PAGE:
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Waiting for the Civet: Ganesh in his plantation.
Waiting for the Civet: Ganesh in his plantation.

R. KRISHNA KUMAR

Looking for a very expensive drink? How about coffee made from civet droppings?

HE is one in a billion, literally. Looking for droppings that are worth its weight in gold. Or, to be more precise, dollars. Connoisseurs swear by it, experts are divided over it, sceptics are dismissive about it and a majority are ignorant of it. But there is a premium for this dropping in the international coffee market as they are reckoned to be "naturally harvested and processed". You may call it weird and squirm. But these droppings, found in and around coffee plantations in Indonesia and other Southeast Asian countries, are scooped up with glee. And here is why. Palm Civets - Paradoxus hermaphroditus - known to prowl around the coffee estates, have cultivated a taste for coffee cherries, pick the best of the fruit and gorge on them. The cherry is processed in the digestive enzymes of the animal and the undigested coffee beans are excreted and the farmers go racing for it. A kilo of this "naturally processed" coffee beans may command anywhere between US $300 to $600, making it the most expensive brew in the world. "Pure shit", one may fume. But that is what it is and is taken as a compliment!

Sole planter

And T.S. Ganesh at Biligiri Rangan Hills in Karnataka is the only planter in India promoting this variety of brew and manages to scoop up about 3 kilos of these droppings - labelled by him as Kari Beck (for Black Cat in Kannada) Coffee - every year. Born and brought up in Bangalore, Ganesh, 71, who gave up his electronics business, found his moorings in the sylvan settings of B.R. Hills and took up organic farming. "I was wondering what to cultivate when I saw lumps of coffee beans around the coffee plantations and instantly recalled an article I read in the National Geographic magazine about a variety of coffee called Kopi Luwak from Indonesia and I knew this was it ", recalled Ganesh.He tried digging a little deeper to ascertain if the exotica surrounding the civet coffee was borne by scientific analysis and sent samples to the Coffee Board but they drew a blank. Undeterred, Ganesh nevertheless decided to experiment with it. "The civet cats are nocturnal by nature and steal through the coffee plantations during the harvest season - November-December - gorging on ripe coffee berries and are responsible for the creation of this exotic coffee. I now manage to scoop up three kilos of the droppings and the world-wide yield is about 100 kilos or less and there is no way one can boost production as the cats in the wild can eat only so much and not more," explained Ganesh, who is yet to find a market for Kari Beck Coffee in India though there are inquiries from other countries.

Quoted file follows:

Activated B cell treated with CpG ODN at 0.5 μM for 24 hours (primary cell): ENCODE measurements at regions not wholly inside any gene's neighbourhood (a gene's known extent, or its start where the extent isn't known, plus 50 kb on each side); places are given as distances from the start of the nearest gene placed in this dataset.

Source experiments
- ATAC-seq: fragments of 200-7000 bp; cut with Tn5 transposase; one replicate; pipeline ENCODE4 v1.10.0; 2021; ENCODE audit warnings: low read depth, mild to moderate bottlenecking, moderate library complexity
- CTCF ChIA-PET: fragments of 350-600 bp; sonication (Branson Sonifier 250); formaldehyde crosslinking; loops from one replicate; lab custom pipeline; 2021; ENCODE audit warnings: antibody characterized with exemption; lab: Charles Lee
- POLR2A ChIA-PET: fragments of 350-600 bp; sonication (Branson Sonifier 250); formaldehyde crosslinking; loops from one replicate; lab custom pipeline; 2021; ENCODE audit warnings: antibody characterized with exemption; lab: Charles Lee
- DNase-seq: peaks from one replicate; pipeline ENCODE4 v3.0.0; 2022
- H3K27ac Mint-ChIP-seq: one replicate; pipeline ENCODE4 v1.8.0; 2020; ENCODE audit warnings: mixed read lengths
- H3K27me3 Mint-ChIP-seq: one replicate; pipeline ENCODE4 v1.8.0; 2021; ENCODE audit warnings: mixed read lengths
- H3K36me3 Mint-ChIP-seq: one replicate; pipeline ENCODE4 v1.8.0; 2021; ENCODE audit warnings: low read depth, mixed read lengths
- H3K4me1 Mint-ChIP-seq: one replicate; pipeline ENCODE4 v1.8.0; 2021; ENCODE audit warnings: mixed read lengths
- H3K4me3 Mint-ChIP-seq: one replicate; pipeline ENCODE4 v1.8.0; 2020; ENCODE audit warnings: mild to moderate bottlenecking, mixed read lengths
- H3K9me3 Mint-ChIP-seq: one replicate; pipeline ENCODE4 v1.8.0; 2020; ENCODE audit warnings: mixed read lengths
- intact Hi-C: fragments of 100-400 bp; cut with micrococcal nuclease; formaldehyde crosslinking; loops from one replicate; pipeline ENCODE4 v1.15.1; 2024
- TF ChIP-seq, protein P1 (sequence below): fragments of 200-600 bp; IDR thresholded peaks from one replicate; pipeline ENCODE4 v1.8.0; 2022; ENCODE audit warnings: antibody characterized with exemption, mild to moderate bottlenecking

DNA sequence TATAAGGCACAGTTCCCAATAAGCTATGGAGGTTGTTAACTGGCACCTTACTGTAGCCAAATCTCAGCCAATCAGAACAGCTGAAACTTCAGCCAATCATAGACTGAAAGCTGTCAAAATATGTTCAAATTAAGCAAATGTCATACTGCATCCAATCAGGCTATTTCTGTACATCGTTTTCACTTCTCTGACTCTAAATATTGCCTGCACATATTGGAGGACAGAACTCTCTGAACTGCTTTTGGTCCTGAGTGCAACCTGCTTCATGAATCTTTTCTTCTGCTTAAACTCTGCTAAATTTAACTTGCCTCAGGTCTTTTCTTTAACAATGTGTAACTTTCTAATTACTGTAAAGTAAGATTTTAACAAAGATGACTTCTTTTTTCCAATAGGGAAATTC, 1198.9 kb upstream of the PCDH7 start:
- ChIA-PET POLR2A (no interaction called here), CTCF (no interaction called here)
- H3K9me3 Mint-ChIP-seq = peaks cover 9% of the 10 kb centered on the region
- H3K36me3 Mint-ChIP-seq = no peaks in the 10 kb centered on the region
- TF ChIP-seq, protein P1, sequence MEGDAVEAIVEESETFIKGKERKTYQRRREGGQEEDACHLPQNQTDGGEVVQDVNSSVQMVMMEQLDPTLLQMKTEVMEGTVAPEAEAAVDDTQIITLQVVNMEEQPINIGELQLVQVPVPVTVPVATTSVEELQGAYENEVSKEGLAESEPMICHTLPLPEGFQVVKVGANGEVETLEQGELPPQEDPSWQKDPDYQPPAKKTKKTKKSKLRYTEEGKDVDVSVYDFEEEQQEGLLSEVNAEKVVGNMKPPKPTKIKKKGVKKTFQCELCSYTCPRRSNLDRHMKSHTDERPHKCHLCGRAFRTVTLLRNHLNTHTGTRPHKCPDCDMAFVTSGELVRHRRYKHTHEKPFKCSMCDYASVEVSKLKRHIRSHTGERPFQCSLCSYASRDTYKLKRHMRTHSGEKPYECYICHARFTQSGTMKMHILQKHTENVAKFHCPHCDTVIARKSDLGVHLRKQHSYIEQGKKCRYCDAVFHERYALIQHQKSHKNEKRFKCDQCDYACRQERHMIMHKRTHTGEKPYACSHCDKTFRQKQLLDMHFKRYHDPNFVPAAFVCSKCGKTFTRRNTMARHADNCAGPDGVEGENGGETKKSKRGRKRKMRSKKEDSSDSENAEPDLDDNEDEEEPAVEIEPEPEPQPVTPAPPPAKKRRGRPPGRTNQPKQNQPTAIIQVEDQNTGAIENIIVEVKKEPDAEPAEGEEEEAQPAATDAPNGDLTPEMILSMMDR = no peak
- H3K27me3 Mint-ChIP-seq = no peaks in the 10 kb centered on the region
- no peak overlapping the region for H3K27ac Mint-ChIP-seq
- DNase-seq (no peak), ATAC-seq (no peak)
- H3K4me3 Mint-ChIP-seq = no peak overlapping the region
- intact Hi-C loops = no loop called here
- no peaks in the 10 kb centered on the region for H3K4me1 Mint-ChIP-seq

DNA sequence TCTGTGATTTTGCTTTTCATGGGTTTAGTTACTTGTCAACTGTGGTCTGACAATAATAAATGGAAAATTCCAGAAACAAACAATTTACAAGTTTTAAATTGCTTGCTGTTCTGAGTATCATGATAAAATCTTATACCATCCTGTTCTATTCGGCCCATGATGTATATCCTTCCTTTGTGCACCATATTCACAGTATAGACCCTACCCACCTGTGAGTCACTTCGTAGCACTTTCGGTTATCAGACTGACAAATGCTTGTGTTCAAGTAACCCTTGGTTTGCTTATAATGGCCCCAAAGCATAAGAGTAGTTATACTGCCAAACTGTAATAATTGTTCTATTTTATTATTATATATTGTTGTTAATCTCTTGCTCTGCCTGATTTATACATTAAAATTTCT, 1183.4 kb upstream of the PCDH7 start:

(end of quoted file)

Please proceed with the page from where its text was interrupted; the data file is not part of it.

Subtle flavour

The exorbitant price is perhaps due to its rarity as also the exotica surrounding the "naturally processed" coffee beans that are picked up and are absolutely odour free. They are washed in water and kept in it for a day, then dried and pounded to get the husk off and finally roasted. The civet cat helps eliminate a few manual processes and the flavour is more subtle than regular coffee. "I don't use chemicals in my farm and I suspect the civet cats would not touch the coffee cherries if they were sprayed with pesticides", says Ganesh who combines organic farming with his other interests: wildlife photography, HAM radio operation and astronomy.Serving a frothing cup of the world's most expensive brew, Ganesh explains that a lay consumer can hardly tell the difference but a few connoisseurs do, though most prefer not to be told of its origin.You may call it another marketing gimmick, but Kopi Luwak or Civet Coffee is also being sold in gift boxes in a few countries to those who cherish novelty. To provide an out-of-the-box experience, perhaps.


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